Business Times

Flaws in economic policy

Cracks are showing in economic policies with the private sector complaining this week about issues relating to exports and of a heavily-taxed tourism sector. Reports in the Business Times and other newspapers reflect the extent of the problem particulary exports which has been hit by a fresh issue – suspension of the US GSP concessions.

The US GSP, much like the EU GSP trade benefits, requires the stamp of approval of the new US Congress and when and whether that would happen in coming months is anybody’s guess. Though textile and garments are not eligible to the tax breaks, several Sri Lankan products benefit from the concessions.

While on Tuesday top exporters in Sri Lanka expressed their concern to the media on five issues - high energy costs, loss of EU GSP+, suspension of the US GSP, appreciation of the rupee and lack of or high cost of raw materials -, the tourism sector was firmly told by the government on Thursday that taxes for this sector won’t be reduced as requested.

The biggest problem facing the tourism industry is that while they say they are comfortable in being treated alike with any other industry, being lumped into a ‘special’ category and charged much higher in taxes is objectionable. Furthermore a Nation Building Tax (NBT) announced in the budget for some categories in the hotel sector is now being extended to more categories. “The biggest problem is one of uncertainty,” one hotelier said.

This all boils down to one factor: Money for the government. The Treasury is short of cash and looking at any, possible avenue to raise cash to help fund a huge development programme in the next few years. In fact many of the ongoing projects like the Colombo Commercial Co property development and the Kalpitiya tourism zone are seen moving out of the bidding process after the usual tender exercise.

The Colombo Commercial property has been finalised to be given to a Colombo conglomerate at Rs 8 billion with an upfront payment to be made while the Shangri-La hotel deal was also with an upfront payment. In both cases, the government is keen to clinch the deals because on-the-spot cash is available. Another new development in these two properties are that they are being sold outright and not on lease which has been the practice for many decades until the third quarter of last year. The thinking is that lease rental is a pittance while there is a lot of money to make in selling the properties and help reduce the budget deficit. Whether this is the right policy and whether parliament approval need to be sought because of the outright purchase process, remains to be seen.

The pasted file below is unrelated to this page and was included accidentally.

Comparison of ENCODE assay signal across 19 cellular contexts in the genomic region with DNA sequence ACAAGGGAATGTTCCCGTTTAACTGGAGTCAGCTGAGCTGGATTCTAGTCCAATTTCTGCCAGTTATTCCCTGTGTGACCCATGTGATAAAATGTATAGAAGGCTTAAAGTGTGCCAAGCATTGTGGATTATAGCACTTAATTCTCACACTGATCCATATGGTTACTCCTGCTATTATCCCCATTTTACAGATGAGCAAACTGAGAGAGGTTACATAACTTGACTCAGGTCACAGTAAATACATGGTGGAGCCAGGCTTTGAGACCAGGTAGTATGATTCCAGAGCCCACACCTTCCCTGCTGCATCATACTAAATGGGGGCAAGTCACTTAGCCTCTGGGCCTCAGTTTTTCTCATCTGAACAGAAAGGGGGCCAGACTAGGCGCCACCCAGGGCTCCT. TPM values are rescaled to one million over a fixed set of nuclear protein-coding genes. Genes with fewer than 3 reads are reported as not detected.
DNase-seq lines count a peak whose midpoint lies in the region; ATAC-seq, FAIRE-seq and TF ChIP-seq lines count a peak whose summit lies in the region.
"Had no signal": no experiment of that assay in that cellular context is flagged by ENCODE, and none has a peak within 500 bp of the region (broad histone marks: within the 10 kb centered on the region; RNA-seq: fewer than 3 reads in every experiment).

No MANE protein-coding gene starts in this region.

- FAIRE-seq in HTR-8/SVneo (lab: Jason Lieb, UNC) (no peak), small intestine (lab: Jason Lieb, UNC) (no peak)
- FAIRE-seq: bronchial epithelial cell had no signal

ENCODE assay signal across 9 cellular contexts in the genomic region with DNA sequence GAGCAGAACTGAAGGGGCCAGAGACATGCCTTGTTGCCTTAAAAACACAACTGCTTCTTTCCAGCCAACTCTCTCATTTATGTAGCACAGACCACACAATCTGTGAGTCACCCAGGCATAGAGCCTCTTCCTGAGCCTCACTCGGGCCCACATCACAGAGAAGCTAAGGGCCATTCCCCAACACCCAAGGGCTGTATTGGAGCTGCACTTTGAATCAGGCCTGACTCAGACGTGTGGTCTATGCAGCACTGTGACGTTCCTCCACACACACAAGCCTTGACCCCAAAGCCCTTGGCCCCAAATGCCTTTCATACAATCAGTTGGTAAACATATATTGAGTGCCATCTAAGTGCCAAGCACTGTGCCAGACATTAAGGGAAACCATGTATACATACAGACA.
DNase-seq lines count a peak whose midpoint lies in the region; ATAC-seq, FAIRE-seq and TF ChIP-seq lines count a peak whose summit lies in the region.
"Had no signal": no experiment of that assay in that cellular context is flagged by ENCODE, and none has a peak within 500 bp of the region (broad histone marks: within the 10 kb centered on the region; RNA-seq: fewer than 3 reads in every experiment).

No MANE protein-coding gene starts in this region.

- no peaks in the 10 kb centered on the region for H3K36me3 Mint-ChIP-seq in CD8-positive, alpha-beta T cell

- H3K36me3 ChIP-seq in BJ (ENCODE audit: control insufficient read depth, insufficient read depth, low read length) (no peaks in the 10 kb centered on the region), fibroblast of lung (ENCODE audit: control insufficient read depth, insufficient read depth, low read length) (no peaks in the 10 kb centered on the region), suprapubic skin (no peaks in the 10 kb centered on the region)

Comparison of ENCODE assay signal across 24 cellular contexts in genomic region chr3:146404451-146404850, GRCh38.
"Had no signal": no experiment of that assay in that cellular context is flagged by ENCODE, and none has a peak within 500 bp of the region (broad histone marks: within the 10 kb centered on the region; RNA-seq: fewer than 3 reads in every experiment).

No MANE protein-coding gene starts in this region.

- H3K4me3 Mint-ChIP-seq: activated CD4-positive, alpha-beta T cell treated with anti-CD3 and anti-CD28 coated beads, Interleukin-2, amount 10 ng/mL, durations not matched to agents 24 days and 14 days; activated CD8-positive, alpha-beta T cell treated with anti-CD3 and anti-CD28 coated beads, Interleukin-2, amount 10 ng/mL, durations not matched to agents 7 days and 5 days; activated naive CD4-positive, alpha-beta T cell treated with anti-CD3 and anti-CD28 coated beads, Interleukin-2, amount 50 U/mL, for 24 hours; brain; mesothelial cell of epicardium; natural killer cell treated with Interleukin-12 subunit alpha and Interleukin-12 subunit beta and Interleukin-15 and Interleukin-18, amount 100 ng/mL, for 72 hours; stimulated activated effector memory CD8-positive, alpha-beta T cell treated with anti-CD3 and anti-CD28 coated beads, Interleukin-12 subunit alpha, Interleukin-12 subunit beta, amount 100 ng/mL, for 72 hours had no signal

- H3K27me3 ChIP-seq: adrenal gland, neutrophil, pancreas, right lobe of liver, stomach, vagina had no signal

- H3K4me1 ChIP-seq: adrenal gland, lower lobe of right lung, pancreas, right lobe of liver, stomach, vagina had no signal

The government is taxing the tourism industry as it prospers seeing it as a cash cow, which is not a viable policy. Global tourism expert Lakshman Ratnapala (see interview on Page 5) says governments all over are fond of taxing tourism. “It’s like killing the goose that lays the golden egg. This is the wrong policy. Taxation inhibits growth,” he says.

With the need to raise cash from any source including tourist visas, it’s unlikely that exporters would get any relief from the present woes they face though the Export Development Board has promised to take up their problems with the Treasury.With oil prices rising to $100 per barrel and the government most likely offering some short-term sops to consumers ahead of crucial local government elections while battling a cost of living crisis and floods that have ravaged paddy fields and other crops, exporters are unlikely to get the relief they want.

Some issues are external like the EU GSP and US GSP while a strengthening rupee has its plus points: it reduces the cost of imports specially fuel and food (wheat flour and sugar). Central Bank Governor Ajith Nivard Cabraal recently said the bank has no plans for the rupee vis-s-vis the US dollar and its movement would be based on market trends which – owing to huge inflows of foreign currency from remittances from the Middle East – is most likely to see the rupee gaining further this year. This means exporters get less for their exports in rupee terms while on the other hand, raw material and power costs, rise.

Taxing the people is an inherent right by an elected government. Without taxes, a country cannot be governed, no development can take place and current administrative structures cannot be maintained. However the government needs to be cautious in haphazard taxation based on desperation or the ‘no choice’ factor. Too much reliance and dependence on foreign remittances from Sri Lankans slaving away in the oil-rich Middle East to keep the home fires burning, is not good because this source can dry up as fast as it grew as the world moves to an era of renewable energy and high oil prices. Exports and tourism are crucial to Sri Lanka’s progress particularly in the post-war era and deserves far more shared concern from the authorities.

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